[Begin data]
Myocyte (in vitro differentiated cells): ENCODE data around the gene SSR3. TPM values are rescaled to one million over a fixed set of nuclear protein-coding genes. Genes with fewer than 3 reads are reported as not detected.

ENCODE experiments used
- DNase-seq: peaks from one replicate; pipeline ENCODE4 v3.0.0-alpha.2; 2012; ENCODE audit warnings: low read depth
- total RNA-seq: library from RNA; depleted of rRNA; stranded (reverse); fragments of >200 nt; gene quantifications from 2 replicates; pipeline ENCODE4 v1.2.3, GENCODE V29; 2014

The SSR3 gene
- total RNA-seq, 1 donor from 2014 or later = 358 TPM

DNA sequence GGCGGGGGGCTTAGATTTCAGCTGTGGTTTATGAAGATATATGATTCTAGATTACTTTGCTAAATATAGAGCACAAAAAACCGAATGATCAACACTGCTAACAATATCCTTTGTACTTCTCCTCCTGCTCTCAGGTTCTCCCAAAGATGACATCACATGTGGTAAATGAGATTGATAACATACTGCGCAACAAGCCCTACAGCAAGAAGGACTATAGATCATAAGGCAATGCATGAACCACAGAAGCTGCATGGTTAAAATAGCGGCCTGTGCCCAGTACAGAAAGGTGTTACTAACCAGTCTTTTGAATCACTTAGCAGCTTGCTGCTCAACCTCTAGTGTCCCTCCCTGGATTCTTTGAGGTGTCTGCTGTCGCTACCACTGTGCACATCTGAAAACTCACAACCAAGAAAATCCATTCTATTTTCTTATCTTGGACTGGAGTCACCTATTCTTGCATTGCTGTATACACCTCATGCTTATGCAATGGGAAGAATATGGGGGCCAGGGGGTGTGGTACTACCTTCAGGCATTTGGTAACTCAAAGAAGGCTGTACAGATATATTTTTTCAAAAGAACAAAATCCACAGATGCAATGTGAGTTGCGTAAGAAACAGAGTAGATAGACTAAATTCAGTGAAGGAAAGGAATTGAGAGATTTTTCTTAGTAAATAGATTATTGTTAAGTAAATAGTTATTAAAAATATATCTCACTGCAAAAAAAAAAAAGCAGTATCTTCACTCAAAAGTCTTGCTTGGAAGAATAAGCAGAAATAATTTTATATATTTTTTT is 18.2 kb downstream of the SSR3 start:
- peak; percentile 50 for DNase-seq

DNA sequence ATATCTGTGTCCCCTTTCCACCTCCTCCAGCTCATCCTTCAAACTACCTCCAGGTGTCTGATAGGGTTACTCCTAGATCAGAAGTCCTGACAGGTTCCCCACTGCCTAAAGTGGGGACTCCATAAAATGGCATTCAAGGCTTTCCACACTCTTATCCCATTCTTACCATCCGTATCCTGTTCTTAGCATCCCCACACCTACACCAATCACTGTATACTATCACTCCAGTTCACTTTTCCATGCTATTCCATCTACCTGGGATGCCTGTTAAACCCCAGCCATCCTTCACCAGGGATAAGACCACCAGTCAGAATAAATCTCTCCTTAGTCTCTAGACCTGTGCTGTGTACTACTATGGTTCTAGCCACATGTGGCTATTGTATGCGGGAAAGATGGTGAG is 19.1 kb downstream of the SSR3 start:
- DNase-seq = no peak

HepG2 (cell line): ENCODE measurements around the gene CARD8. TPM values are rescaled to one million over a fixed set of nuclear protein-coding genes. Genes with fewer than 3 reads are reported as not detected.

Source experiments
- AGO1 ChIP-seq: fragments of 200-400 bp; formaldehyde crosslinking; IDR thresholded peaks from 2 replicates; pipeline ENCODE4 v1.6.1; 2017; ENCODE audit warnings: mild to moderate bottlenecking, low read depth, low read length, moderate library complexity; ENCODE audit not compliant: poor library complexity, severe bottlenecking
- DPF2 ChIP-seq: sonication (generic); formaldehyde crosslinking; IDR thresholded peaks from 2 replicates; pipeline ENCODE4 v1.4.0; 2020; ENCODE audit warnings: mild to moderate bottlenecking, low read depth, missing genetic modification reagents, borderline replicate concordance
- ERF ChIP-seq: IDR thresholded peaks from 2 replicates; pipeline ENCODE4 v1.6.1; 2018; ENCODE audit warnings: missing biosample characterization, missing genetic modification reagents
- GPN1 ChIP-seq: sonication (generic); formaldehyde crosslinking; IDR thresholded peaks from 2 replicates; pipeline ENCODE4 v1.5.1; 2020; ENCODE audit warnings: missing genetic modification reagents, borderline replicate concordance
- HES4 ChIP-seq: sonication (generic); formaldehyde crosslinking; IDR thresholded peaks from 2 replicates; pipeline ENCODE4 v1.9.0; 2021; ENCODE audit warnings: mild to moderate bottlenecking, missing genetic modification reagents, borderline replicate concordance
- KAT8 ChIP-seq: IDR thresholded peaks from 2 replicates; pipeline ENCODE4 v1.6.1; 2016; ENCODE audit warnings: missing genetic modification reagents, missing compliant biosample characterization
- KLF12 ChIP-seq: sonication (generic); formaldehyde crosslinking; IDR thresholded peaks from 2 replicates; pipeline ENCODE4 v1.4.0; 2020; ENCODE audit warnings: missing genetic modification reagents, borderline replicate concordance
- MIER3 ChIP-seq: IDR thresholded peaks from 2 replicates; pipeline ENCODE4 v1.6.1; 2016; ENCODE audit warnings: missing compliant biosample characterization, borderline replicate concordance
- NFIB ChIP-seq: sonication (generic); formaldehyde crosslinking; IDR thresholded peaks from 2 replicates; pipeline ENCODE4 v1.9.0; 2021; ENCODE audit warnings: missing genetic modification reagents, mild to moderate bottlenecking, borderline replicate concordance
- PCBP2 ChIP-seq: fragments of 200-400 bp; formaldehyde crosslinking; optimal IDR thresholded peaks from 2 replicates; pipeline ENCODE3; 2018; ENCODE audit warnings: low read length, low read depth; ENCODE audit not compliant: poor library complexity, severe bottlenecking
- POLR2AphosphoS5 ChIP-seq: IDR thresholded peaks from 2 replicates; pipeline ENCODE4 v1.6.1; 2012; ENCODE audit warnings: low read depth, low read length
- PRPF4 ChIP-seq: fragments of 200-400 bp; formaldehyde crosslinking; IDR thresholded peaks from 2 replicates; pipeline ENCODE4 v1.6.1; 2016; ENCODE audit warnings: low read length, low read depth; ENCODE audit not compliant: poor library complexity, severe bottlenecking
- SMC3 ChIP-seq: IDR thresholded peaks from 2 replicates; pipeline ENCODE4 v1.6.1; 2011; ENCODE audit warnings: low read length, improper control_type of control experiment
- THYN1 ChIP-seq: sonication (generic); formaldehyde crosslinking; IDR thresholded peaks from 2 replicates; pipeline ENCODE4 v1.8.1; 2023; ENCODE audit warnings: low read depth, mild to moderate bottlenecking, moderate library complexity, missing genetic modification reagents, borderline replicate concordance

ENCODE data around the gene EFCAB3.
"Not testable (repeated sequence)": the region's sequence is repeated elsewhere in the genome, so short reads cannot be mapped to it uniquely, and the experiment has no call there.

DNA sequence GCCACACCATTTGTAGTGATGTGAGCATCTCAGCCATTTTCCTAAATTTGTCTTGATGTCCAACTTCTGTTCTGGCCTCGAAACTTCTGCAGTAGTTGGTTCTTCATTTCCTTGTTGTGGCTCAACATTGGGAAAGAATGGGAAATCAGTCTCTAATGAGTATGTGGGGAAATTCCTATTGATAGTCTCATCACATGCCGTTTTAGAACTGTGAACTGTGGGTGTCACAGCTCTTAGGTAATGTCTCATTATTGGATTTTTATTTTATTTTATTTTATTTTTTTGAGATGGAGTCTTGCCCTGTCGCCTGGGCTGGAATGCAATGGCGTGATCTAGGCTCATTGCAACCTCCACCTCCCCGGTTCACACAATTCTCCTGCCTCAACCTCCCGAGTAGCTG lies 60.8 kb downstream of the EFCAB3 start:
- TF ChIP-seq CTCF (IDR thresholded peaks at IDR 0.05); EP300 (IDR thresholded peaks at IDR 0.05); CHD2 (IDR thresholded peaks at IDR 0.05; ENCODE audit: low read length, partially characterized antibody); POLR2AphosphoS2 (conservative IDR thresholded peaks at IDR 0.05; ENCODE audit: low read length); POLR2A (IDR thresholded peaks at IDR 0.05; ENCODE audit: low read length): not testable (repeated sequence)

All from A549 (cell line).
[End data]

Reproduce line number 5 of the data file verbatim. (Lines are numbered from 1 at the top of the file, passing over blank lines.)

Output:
The SSR3 gene